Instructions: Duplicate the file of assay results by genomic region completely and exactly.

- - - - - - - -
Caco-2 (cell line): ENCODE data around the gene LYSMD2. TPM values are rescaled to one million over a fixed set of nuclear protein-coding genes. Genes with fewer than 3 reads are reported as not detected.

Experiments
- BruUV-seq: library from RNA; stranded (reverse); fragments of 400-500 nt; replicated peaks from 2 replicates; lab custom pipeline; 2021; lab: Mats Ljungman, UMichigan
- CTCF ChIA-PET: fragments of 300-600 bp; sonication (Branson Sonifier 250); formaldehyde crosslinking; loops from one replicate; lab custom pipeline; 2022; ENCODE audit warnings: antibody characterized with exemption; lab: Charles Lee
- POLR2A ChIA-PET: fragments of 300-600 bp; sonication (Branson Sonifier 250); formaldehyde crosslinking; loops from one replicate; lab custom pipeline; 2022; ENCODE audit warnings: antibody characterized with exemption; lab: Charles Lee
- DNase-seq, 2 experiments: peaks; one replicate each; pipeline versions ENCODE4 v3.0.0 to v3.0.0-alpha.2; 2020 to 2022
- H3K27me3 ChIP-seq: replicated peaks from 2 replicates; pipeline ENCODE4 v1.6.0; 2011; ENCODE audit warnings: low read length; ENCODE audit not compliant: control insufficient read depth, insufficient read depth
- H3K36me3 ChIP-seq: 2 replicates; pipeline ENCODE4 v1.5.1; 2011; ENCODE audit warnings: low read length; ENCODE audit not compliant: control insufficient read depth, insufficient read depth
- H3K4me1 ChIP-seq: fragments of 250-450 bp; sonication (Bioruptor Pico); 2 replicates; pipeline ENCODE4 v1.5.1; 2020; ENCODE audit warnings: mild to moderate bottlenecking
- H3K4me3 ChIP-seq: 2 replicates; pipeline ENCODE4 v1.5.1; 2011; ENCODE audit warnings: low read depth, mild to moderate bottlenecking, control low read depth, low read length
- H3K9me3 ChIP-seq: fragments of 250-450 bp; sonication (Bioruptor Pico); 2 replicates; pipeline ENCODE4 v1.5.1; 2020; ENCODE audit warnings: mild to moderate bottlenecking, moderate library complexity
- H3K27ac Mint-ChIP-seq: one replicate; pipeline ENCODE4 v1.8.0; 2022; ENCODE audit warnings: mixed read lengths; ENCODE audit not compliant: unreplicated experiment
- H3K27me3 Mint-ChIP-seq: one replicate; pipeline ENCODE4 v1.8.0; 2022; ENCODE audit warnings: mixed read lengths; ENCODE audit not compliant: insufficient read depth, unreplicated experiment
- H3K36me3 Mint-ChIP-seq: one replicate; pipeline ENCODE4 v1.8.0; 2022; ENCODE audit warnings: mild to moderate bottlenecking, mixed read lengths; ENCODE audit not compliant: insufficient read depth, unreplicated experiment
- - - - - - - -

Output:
Caco-2 (cell line): ENCODE data around the gene LYSMD2. TPM values are rescaled to one million over a fixed set of nuclear protein-coding genes. Genes with fewer than 3 reads are reported as not detected.

Experiments
- BruUV-seq: library from RNA; stranded (reverse); fragments of 400-500 nt; replicated peaks from 2 replicates; lab custom pipeline; 2021; lab: Mats Ljungman, UMichigan
- CTCF ChIA-PET: fragments of 300-600 bp; sonication (Branson Sonifier 250); formaldehyde crosslinking; loops from one replicate; lab custom pipeline; 2022; ENCODE audit warnings: antibody characterized with exemption; lab: Charles Lee
- POLR2A ChIA-PET: fragments of 300-600 bp; sonication (Branson Sonifier 250); formaldehyde crosslinking; loops from one replicate; lab custom pipeline; 2022; ENCODE audit warnings: antibody characterized with exemption; lab: Charles Lee
- DNase-seq, 2 experiments: peaks; one replicate each; pipeline versions ENCODE4 v3.0.0 to v3.0.0-alpha.2; 2020 to 2022
- H3K27me3 ChIP-seq: replicated peaks from 2 replicates; pipeline ENCODE4 v1.6.0; 2011; ENCODE audit warnings: low read length; ENCODE audit not compliant: control insufficient read depth, insufficient read depth
- H3K36me3 ChIP-seq: 2 replicates; pipeline ENCODE4 v1.5.1; 2011; ENCODE audit warnings: low read length; ENCODE audit not compliant: control insufficient read depth, insufficient read depth
- H3K4me1 ChIP-seq: fragments of 250-450 bp; sonication (Bioruptor Pico); 2 replicates; pipeline ENCODE4 v1.5.1; 2020; ENCODE audit warnings: mild to moderate bottlenecking
- H3K4me3 ChIP-seq: 2 replicates; pipeline ENCODE4 v1.5.1; 2011; ENCODE audit warnings: low read depth, mild to moderate bottlenecking, control low read depth, low read length
- H3K9me3 ChIP-seq: fragments of 250-450 bp; sonication (Bioruptor Pico); 2 replicates; pipeline ENCODE4 v1.5.1; 2020; ENCODE audit warnings: mild to moderate bottlenecking, moderate library complexity
- H3K27ac Mint-ChIP-seq: one replicate; pipeline ENCODE4 v1.8.0; 2022; ENCODE audit warnings: mixed read lengths; ENCODE audit not compliant: unreplicated experiment
- H3K27me3 Mint-ChIP-seq: one replicate; pipeline ENCODE4 v1.8.0; 2022; ENCODE audit warnings: mixed read lengths; ENCODE audit not compliant: insufficient read depth, unreplicated experiment
- H3K36me3 Mint-ChIP-seq: one replicate; pipeline ENCODE4 v1.8.0; 2022; ENCODE audit warnings: mild to moderate bottlenecking, mixed read lengths; ENCODE audit not compliant: insufficient read depth, unreplicated experiment